Language

Standards
StandardNameIDSource
Common Data Elements (CDE) Person Chest Computed Tomography Text 2969940 CDE Browser
Process and Review

The Expert Review Panel #6 (ERP 6) reviewed the measures in the Respiratory domain.

Guidance from ERP 6 includes:

• Updated protocol

Not back-compatible: requires changes to Data Dictionary

Previous version in Toolkit archive (link).

Source

National Institutes of Health (NIH). (2014, December). Genetic Epidemiology of COPD Clinical Center Manual of Procedures Phase 2 Study Visits, section 15 (version 7.4). Retrieved from http://www.copdgene.org/sites/default/files/COPDGene_MOP_7.4_120314.pdf

General References

Regan, E. A., Hokanson, J. E., Murphy, J. R., Make, B., Lynch, D. A., Beaty, T. H., … Crapo, J. D. (2011). Genetic Epidemiology of COPD (COPDGene) study design. COPD: Journal of Chronic Obstructive Pulmonary Disease, 7(1), 32-43.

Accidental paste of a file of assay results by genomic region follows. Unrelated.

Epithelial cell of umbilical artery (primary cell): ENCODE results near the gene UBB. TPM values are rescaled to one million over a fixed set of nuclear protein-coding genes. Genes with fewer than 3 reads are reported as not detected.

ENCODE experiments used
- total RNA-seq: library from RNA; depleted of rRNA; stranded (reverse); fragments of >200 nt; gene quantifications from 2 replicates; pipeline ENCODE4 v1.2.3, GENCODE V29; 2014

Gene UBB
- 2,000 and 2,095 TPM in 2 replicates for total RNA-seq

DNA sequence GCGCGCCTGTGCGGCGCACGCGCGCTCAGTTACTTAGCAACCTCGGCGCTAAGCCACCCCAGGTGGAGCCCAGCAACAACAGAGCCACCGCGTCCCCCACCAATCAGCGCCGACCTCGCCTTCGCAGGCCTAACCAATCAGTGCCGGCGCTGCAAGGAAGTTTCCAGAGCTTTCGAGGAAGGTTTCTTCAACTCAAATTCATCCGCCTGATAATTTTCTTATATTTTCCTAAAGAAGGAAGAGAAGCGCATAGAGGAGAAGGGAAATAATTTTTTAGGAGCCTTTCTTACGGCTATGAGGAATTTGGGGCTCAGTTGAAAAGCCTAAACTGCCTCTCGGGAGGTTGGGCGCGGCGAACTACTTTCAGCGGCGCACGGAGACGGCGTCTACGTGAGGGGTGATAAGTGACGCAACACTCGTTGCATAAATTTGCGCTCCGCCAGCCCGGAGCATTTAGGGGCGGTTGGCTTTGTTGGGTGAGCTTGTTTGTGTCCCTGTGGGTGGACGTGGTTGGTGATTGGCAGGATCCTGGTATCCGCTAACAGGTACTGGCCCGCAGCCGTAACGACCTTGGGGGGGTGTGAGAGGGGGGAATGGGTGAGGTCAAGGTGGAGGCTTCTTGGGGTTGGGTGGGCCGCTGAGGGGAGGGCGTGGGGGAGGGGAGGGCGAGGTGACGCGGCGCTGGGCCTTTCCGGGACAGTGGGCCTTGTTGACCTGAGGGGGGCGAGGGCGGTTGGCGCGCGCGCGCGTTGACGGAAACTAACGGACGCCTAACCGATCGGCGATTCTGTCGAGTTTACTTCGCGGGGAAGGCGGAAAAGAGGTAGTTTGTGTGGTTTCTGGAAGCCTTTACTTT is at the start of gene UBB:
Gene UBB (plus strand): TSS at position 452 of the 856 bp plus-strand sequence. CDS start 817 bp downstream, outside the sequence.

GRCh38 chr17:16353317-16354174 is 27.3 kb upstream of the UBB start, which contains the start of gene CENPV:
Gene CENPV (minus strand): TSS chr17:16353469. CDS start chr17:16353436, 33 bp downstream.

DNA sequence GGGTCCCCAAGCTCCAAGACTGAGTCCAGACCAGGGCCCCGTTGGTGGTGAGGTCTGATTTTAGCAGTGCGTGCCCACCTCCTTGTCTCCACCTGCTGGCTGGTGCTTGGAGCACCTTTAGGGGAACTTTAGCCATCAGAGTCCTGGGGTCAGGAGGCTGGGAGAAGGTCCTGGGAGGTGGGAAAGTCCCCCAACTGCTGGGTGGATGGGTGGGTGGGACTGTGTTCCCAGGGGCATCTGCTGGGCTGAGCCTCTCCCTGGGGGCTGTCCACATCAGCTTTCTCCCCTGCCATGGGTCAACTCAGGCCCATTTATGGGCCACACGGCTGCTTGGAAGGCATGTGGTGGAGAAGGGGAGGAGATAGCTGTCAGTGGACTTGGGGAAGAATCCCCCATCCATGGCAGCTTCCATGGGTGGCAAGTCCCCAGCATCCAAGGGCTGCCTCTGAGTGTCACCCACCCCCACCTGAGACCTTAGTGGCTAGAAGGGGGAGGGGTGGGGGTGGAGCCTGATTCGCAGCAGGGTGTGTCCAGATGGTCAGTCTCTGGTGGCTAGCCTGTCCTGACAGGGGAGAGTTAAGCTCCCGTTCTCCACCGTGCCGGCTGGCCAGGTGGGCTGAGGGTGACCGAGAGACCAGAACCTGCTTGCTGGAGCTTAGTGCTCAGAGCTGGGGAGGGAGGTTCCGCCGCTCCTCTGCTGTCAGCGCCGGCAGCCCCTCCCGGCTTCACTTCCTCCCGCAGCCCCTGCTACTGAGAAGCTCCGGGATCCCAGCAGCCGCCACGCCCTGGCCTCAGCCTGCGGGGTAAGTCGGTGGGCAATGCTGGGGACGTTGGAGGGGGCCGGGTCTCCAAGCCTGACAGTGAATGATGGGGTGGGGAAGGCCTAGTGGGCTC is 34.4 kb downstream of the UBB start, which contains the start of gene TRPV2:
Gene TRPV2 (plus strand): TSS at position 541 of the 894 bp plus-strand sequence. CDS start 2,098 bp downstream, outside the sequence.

Protocol ID:

90402

Variables:
Export Variables
Variable NameVariable IDVariable DescriptionVersiondbGaP Mapping
Research Domain Information
Measure Name:

Chest Computed Tomography (CT)

Release Date:

November 28, 2017

Definition

Chest computed tomography (CT) is a painless, non-invasive test that creates precise images of the structures in the chest, such as the lungs.

Purpose

The purpose of multi-detector computerized tomography (MDCT) scanning for research purposes relating to the thorax is generally to provide anatomical images. This structural assessment is an accurate depiction of the lungs and their components, including airways, lung parenchyma, and lung vasculature. The heart is also imaged when the lung images are acquired. At times, heart images can also be informative in the clinical research subject with lung problems.

Keywords

Respiratory, chest, CT scan, multi-detector computerized tomography, MDCT, COPDGene Study